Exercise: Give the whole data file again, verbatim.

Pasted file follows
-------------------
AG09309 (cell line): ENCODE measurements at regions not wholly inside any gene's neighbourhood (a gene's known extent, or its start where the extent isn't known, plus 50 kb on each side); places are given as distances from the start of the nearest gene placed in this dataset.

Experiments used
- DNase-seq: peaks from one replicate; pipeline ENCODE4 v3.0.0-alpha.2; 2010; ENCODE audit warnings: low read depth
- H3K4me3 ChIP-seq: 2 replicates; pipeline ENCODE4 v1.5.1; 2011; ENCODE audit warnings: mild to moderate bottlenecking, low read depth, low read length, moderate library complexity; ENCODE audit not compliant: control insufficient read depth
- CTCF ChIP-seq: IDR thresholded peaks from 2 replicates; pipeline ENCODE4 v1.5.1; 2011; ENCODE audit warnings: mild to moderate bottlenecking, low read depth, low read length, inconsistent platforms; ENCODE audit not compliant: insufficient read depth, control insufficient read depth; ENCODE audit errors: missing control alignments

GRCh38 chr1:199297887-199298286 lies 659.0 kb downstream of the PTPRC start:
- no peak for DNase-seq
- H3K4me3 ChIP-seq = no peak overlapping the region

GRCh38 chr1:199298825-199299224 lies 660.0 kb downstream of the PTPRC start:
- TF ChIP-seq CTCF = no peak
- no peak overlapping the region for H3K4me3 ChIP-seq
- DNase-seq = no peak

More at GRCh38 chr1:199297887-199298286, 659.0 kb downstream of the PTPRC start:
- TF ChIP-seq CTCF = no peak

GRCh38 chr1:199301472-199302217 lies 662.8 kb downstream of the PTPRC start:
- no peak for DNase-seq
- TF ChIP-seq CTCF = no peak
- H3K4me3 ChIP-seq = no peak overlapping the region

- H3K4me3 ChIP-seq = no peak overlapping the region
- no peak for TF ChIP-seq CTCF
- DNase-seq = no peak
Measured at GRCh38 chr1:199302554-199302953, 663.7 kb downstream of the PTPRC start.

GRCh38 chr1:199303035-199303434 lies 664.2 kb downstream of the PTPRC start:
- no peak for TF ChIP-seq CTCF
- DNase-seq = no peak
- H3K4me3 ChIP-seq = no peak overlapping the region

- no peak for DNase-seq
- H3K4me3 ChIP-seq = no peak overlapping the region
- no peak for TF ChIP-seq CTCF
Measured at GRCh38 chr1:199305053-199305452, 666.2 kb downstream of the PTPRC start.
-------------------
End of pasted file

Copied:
AG09309 (cell line): ENCODE measurements at regions not wholly inside any gene's neighbourhood (a gene's known extent, or its start where the extent isn't known, plus 50 kb on each side); places are given as distances from the start of the nearest gene placed in this dataset.

Experiments used
- DNase-seq: peaks from one replicate; pipeline ENCODE4 v3.0.0-alpha.2; 2010; ENCODE audit warnings: low read depth
- H3K4me3 ChIP-seq: 2 replicates; pipeline ENCODE4 v1.5.1; 2011; ENCODE audit warnings: mild to moderate bottlenecking, low read depth, low read length, moderate library complexity; ENCODE audit not compliant: control insufficient read depth
- CTCF ChIP-seq: IDR thresholded peaks from 2 replicates; pipeline ENCODE4 v1.5.1; 2011; ENCODE audit warnings: mild to moderate bottlenecking, low read depth, low read length, inconsistent platforms; ENCODE audit not compliant: insufficient read depth, control insufficient read depth; ENCODE audit errors: missing control alignments

GRCh38 chr1:199297887-199298286 lies 659.0 kb downstream of the PTPRC start:
- no peak for DNase-seq
- H3K4me3 ChIP-seq = no peak overlapping the region

GRCh38 chr1:199298825-199299224 lies 660.0 kb downstream of the PTPRC start:
- TF ChIP-seq CTCF = no peak
- no peak overlapping the region for H3K4me3 ChIP-seq
- DNase-seq = no peak

More at GRCh38 chr1:199297887-199298286, 659.0 kb downstream of the PTPRC start:
- TF ChIP-seq CTCF = no peak

GRCh38 chr1:199301472-199302217 lies 662.8 kb downstream of the PTPRC start:
- no peak for DNase-seq
- TF ChIP-seq CTCF = no peak
- H3K4me3 ChIP-seq = no peak overlapping the region

- H3K4me3 ChIP-seq = no peak overlapping the region
- no peak for TF ChIP-seq CTCF
- DNase-seq = no peak
Measured at GRCh38 chr1:199302554-199302953, 663.7 kb downstream of the PTPRC start.

GRCh38 chr1:199303035-199303434 lies 664.2 kb downstream of the PTPRC start:
- no peak for TF ChIP-seq CTCF
- DNase-seq = no peak
- H3K4me3 ChIP-seq = no peak overlapping the region

- no peak for DNase-seq
- H3K4me3 ChIP-seq = no peak overlapping the region
- no peak for TF ChIP-seq CTCF
Measured at GRCh38 chr1:199305053-199305452, 666.2 kb downstream of the PTPRC start.